Nicholas Georgescu-Roegen

Eyeless in Gaza[1]


            He caught the economics profession off guard by coming in the front door.  Georgescu-Roegen, with credentials in statistics and mathematics, participated during the 1930s in the heavy undercurrents of the Viennese sort that would, in time, surge over the Keynesian preoccupation to dominate the profession.  His earliest output on statistical methods, on the pure theory of consumption, and as late as 1951 on the aggregate production function in the light of von Neumann, were the stuff on which orthodox reputations were feeding.  Weariness set in long before old age.  In his fifties he made his dissenting nature clear, attacking the neoclassical distribution of income as a flagrantly inadequate theory, dovetailing with Piero Sraffa’s revival of the old classical outlook rooted in class struggle.  He thereby added fuel to the fire out of Cambridge University that would constitute the Two Cambridges capital controversy of the 1960s, long since swept under the rug by the economist Mandarins, where it still smolders sullenly.  Nothing so disfigures the neoclassical vision than the infantile notion that the difference between rags and riches can be explained in equimarginal language.

            Georgescu-Roegen would reject the immortal consumer.  He found the efficient allocation across generations to be a false claim for the price mechanism.  His most telling criticism of the Standard Model was on its distributional apparatus.  This explains his fascination with Heinrich Gossen as late as his 1983 introduction to a translation of Gossen’s 1854 anomalous and unreadable book that unearthed the consumer equilibrium and foreshadowed the functional distribution of income among the production factors (rather than via the bitter class struggle).  However, Geogescu-Roegen would move away from distributional concerns to criticize instead the long-run growth models of the mainstream.  During the late 1970s, relying upon the second law of thermodynamics, he raised disquieting questions about the credibility of neoclassical growth models and made his anti-scholastic attitude clear in an article on methods.  He carried the entropic theme into 1980s publications.  Thereafter, his life’s work receded into autobiography.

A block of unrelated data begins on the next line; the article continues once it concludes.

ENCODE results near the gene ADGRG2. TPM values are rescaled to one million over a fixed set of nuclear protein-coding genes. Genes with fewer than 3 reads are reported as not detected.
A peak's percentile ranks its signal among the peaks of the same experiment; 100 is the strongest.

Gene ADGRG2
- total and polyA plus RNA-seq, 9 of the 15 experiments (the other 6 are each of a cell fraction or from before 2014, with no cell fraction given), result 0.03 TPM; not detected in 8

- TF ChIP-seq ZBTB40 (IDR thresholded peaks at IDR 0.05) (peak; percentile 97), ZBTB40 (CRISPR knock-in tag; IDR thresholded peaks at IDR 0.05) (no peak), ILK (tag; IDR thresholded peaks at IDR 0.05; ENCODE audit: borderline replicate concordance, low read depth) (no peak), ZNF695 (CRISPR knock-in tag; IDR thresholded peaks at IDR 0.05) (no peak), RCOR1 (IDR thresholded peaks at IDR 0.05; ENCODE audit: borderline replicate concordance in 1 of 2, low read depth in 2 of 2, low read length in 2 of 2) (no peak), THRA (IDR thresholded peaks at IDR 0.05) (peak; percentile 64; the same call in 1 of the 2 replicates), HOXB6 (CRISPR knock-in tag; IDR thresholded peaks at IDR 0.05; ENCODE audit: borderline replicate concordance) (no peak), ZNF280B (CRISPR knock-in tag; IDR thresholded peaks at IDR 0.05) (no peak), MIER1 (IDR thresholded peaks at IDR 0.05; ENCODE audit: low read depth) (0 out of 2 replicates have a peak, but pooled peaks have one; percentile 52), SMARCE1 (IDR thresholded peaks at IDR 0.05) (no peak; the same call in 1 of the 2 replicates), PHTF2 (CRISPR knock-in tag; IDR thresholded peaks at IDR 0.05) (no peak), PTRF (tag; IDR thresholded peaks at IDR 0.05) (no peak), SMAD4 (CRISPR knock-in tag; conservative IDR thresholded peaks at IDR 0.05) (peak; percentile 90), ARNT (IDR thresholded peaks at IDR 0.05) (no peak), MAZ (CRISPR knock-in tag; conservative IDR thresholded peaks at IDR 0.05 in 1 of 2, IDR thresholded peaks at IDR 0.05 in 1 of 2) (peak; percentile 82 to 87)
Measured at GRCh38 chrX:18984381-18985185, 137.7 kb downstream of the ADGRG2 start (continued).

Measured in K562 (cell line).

That he made so much of the law of entropy should not be confused with the trivial scientism that equates economic problems with engineering analogues.  While it is true that his readers were assumed to be scientifically literate, particularly in physics, his economic vision was historical, dialectic, and organic.  He even called it bio economics.  His use of entropy came from the necessary fact that modern economies, based on fossil fuels, are not sustainable.  Sooner or later they must collapse unless forever-sources of energy can be discovered.  He is skeptical that such sources exist, growth economists being like the science fiction writers who invent faster-than-light warp drives, etc., to get around the galaxy and allow their various fantasies to come into play.  The golden-age of the steady-state economy simply cannot come about by continually reproducing itself as the theory implies.  Such a model fails without the assumption of facts not in evidence, viz., infinite energy resources.  Therefore, growth models of maturely affluent societies in a Methuselah-like equilibrium depict an impossibility if resources are finite.  Any economy must in the long term collapse upon itself like a burned-out star.